Railway exhibits

Several railway companies had display stands at the Exhibition; in some cases they exhibited their latest locomotives or coaches. Among the exhibits in the Palace of Engineering was the now famous railway locomotive, LNER no. 4472 Flying Scotsman; this was joined in 1925 by GWR 4079 Pendennis Castle. Several other railway locomotives were exhibited: in 1925, the Southern Railway exhibited no. 866 of their N class, which was brand new, not entering service until 28 November 1925.[12] The 1924 exhibition included a Prince of Wales class 4-6-0 locomotive of London and North Western Railway (LNWR) design, which had been built for the exhibition by the Scottish locomotive manufacturer William Beardmore & Co. Beardmore’s had previously built similar locomotives for the LNWR, which in 1923 had become a constituent of the newly-formed London, Midland and Scottish Railway (LMS); when the exhibition closed in November 1924, the LMS bought the locomotive from Beardmore.[13][14] In 1924, the Metropolitan Railway displayed one of their latest Inner Circle cars, a first class driving trailer which had been built in 1923.[15] In 1925, in the Palace of Housing and Transport, the Metropolitan displayed electric locomotive no. 15, with some of the panelling, doors and framework removed from one side, to allow the interior to be viewed; it had been built in 1922. A few years later, it was named Wembley 1924 in honour of the exhibition.[16][17]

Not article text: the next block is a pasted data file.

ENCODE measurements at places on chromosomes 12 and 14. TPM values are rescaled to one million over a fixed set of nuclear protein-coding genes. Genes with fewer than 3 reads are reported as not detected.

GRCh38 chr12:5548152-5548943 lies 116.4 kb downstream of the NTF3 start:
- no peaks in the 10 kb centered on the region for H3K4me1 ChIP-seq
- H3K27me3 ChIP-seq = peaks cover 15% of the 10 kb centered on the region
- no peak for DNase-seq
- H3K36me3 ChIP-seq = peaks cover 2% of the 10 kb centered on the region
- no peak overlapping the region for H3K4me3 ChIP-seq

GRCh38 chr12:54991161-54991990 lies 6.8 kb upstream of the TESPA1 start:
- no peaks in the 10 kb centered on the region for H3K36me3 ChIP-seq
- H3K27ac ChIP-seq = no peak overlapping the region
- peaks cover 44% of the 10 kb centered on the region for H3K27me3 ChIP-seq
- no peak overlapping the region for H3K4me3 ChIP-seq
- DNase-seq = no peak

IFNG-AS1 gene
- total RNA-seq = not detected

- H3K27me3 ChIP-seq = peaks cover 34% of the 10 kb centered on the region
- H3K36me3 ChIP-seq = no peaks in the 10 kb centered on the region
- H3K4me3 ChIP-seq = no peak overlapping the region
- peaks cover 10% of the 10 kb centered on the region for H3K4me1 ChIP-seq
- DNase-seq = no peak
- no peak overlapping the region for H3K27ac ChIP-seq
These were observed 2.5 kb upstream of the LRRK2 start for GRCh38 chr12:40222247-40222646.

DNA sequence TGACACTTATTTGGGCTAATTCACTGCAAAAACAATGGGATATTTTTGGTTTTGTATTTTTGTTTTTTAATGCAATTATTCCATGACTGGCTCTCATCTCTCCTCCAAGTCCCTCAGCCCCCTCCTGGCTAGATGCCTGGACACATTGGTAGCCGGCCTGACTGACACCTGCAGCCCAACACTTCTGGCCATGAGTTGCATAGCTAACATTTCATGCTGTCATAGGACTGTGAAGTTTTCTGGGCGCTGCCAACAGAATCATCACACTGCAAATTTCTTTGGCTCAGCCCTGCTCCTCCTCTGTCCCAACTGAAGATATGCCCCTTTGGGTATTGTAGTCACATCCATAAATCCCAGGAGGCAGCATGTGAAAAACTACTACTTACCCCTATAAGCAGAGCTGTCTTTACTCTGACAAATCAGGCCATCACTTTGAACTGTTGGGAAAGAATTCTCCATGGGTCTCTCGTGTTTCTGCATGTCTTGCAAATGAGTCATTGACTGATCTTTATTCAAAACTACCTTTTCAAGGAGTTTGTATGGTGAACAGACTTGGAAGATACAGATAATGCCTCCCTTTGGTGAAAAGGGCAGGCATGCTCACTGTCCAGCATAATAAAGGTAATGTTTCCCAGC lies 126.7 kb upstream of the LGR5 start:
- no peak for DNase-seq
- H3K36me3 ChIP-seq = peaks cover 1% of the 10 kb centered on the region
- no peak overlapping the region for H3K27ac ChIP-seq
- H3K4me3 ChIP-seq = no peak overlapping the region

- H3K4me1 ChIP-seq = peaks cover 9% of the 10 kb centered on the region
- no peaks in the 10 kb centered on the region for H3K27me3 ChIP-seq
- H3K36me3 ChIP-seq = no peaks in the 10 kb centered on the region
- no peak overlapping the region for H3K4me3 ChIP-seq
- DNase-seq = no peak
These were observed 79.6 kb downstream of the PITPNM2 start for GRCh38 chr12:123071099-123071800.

London defended

From May 9 to June 1, 1925 No. 32 Squadron RAF flew an air display six nights a week entitled “London Defended” Similar to the display they had done the previous year when the aircraft were painted black it consisted of a night time air display over the Wembley Exhibition flying RAF Sopwith Snipes which were painted red for the display and fitted with white lights on the wings tail and fueselage. The display involved firing blank ammunition into the staduim crowds and dropping pyrotechnics from the aeroplanes to simulate shrapnel from guns on the ground, Explosions on the ground also produced the effect of bombs being dropped into the stadium by the Aeroplanes. One of the Pilots in the display was Flying officer C. W. A. Scott who later became famous for breaking three England Australia solo flight records and winning the MacRobertson Air Race with co-pilot Tom Campbell Black in 1934.[18][19]